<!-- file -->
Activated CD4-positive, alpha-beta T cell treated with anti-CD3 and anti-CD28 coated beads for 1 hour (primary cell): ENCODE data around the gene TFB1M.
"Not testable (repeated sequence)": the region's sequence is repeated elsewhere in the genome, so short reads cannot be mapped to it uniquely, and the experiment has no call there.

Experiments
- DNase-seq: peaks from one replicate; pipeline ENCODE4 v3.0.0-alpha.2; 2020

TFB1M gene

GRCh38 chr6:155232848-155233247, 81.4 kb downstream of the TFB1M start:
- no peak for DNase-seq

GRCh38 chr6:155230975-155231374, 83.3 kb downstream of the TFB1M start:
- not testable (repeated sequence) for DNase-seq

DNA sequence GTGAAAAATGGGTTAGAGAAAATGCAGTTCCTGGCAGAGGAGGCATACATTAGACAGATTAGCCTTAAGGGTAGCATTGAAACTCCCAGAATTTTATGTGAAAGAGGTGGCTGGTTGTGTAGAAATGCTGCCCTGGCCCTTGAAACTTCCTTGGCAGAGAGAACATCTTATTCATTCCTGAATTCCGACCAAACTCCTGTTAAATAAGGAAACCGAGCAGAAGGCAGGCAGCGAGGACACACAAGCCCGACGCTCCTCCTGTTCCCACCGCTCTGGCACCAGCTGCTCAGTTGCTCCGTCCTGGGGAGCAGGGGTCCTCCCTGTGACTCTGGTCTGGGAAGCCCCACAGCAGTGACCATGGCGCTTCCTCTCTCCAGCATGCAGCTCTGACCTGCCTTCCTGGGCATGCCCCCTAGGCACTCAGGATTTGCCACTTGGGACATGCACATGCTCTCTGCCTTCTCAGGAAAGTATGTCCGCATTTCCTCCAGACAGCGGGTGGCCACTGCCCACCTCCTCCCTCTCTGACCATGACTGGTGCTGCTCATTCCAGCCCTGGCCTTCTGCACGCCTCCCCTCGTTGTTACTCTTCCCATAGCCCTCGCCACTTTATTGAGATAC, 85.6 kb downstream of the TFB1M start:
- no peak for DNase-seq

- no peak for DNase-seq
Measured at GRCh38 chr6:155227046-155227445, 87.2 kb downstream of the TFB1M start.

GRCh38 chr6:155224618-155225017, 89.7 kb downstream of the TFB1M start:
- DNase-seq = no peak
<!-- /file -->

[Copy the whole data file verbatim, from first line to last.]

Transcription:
Activated CD4-positive, alpha-beta T cell treated with anti-CD3 and anti-CD28 coated beads for 1 hour (primary cell): ENCODE data around the gene TFB1M.
"Not testable (repeated sequence)": the region's sequence is repeated elsewhere in the genome, so short reads cannot be mapped to it uniquely, and the experiment has no call there.

Experiments
- DNase-seq: peaks from one replicate; pipeline ENCODE4 v3.0.0-alpha.2; 2020

TFB1M gene

GRCh38 chr6:155232848-155233247, 81.4 kb downstream of the TFB1M start:
- no peak for DNase-seq

GRCh38 chr6:155230975-155231374, 83.3 kb downstream of the TFB1M start:
- not testable (repeated sequence) for DNase-seq

DNA sequence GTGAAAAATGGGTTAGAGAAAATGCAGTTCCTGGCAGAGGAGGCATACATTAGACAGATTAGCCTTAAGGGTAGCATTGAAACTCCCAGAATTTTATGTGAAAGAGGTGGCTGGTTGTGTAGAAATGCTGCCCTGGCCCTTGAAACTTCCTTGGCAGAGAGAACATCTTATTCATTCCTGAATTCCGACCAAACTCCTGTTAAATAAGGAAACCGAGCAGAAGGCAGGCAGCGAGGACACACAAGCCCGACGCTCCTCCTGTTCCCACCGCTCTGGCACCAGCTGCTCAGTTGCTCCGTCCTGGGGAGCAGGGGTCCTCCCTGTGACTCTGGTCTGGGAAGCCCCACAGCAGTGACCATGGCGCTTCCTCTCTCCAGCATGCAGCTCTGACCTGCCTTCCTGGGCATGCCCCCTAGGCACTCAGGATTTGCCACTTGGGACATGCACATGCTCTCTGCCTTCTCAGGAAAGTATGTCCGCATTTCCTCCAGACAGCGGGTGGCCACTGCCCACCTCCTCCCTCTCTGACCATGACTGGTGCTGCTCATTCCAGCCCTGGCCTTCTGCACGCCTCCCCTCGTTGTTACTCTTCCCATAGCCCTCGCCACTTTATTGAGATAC, 85.6 kb downstream of the TFB1M start:
- no peak for DNase-seq

- no peak for DNase-seq
Measured at GRCh38 chr6:155227046-155227445, 87.2 kb downstream of the TFB1M start.

GRCh38 chr6:155224618-155225017, 89.7 kb downstream of the TFB1M start:
- DNase-seq = no peak